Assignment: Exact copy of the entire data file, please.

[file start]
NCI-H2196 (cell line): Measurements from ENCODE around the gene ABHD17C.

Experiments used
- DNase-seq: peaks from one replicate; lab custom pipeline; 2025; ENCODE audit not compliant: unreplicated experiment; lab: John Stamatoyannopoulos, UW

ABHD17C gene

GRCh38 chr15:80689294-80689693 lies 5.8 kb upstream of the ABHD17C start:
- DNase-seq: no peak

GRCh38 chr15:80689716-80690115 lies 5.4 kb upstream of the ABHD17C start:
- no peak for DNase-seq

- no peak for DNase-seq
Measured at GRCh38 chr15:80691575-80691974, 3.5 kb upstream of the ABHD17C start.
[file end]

NCI-H2196 (cell line): Measurements from ENCODE around the gene ABHD17C.

Experiments used
- DNase-seq: peaks from one replicate; lab custom pipeline; 2025; ENCODE audit not compliant: unreplicated experiment; lab: John Stamatoyannopoulos, UW

ABHD17C gene

GRCh38 chr15:80689294-80689693 lies 5.8 kb upstream of the ABHD17C start:
- DNase-seq: no peak

GRCh38 chr15:80689716-80690115 lies 5.4 kb upstream of the ABHD17C start:
- no peak for DNase-seq

- no peak for DNase-seq
Measured at GRCh38 chr15:80691575-80691974, 3.5 kb upstream of the ABHD17C start.